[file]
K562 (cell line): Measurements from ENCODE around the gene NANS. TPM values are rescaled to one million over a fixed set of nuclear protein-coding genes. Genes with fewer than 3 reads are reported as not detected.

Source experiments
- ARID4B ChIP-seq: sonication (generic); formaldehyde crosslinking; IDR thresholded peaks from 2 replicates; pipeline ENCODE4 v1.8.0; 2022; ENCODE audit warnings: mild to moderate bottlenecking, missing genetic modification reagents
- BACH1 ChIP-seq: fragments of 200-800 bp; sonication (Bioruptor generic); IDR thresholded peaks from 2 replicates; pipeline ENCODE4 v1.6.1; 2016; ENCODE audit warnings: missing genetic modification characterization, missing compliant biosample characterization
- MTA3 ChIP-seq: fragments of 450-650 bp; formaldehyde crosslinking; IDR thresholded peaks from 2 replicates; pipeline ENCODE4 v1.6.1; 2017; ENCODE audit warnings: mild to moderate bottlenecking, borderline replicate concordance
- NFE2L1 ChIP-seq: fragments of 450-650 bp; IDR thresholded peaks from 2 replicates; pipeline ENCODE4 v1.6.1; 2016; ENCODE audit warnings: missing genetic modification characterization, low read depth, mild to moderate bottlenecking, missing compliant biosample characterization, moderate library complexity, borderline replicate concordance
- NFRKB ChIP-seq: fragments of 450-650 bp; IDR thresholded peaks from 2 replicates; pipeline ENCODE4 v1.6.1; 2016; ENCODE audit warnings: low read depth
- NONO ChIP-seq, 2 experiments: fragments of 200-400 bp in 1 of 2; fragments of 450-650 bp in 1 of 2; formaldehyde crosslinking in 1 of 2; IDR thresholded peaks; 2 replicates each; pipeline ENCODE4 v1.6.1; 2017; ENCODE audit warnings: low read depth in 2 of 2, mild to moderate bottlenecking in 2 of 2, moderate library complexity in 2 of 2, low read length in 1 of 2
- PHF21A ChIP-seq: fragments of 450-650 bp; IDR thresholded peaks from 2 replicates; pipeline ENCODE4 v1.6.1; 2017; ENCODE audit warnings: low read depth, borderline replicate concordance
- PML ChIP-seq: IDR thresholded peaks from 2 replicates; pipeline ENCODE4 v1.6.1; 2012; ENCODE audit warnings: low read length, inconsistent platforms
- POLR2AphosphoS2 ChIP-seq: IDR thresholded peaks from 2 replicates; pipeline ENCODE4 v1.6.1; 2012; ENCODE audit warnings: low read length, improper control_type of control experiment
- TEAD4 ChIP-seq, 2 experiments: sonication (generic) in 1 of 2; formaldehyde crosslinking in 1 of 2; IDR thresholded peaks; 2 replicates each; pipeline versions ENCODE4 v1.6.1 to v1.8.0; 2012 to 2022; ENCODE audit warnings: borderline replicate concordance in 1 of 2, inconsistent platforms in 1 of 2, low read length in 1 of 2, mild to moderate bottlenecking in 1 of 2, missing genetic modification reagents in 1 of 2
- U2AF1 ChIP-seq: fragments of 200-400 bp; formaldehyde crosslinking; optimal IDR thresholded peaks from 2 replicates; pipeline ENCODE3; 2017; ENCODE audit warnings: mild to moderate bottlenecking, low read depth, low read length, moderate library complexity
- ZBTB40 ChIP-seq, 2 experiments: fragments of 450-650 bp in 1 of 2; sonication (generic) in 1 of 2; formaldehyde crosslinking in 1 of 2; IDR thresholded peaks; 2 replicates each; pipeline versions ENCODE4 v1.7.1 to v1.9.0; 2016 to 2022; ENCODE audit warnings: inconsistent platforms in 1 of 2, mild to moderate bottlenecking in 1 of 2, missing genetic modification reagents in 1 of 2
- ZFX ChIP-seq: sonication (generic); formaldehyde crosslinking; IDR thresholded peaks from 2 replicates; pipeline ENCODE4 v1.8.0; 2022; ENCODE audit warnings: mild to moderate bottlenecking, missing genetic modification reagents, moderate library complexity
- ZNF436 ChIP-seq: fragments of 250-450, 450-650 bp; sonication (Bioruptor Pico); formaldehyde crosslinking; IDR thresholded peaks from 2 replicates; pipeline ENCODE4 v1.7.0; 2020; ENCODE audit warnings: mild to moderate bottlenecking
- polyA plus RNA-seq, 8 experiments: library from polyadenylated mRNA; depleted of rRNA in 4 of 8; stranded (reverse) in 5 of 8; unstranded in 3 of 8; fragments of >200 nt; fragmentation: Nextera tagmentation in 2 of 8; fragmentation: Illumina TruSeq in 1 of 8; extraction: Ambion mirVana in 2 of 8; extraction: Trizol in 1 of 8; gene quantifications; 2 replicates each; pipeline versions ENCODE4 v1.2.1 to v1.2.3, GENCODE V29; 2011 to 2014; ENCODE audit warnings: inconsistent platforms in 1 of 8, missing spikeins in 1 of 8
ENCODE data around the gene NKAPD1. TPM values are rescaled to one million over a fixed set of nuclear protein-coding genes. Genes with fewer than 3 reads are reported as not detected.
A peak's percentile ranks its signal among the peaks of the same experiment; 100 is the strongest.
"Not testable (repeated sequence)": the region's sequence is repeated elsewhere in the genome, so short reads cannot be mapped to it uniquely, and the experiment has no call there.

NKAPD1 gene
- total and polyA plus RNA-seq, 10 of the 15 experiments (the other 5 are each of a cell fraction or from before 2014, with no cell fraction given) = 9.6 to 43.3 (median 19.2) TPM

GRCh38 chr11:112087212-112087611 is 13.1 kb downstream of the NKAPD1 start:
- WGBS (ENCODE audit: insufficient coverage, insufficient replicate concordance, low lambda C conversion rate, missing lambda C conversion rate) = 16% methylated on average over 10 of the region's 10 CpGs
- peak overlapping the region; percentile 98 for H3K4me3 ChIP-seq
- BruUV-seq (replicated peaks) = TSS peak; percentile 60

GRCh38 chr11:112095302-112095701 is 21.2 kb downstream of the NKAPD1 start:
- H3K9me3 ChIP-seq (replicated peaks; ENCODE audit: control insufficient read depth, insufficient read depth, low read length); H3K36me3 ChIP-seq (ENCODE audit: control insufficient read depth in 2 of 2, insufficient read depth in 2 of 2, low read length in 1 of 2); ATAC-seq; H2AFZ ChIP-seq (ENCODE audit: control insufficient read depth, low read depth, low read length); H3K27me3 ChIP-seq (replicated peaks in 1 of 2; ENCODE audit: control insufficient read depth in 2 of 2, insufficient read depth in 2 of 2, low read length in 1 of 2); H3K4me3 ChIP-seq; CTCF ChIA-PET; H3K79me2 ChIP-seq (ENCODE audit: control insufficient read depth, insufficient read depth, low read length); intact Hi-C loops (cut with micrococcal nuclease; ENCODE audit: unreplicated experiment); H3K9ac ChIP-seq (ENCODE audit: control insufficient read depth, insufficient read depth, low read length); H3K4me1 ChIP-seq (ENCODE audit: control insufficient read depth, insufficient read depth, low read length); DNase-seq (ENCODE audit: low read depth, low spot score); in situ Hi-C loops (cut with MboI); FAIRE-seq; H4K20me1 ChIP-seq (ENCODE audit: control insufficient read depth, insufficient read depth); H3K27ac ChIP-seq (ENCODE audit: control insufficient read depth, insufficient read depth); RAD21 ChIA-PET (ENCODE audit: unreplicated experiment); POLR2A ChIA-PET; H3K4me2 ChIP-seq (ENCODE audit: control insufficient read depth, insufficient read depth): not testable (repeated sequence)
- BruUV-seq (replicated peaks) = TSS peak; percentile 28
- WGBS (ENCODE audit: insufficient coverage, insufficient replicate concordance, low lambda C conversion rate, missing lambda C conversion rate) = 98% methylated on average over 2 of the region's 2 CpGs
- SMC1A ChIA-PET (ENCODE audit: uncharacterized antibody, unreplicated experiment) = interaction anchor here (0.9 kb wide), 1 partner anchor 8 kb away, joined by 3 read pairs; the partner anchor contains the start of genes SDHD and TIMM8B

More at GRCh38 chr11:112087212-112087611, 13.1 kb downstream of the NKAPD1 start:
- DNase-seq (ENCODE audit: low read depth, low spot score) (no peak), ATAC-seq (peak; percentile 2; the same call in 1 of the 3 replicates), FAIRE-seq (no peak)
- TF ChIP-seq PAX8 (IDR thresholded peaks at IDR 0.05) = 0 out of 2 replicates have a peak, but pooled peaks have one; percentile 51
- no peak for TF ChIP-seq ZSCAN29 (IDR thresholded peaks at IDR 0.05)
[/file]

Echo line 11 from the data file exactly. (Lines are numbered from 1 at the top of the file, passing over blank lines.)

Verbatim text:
- POLR2AphosphoS2 ChIP-seq: IDR thresholded peaks from 2 replicates; pipeline ENCODE4 v1.6.1; 2012; ENCODE audit warnings: low read length, improper control_type of control experiment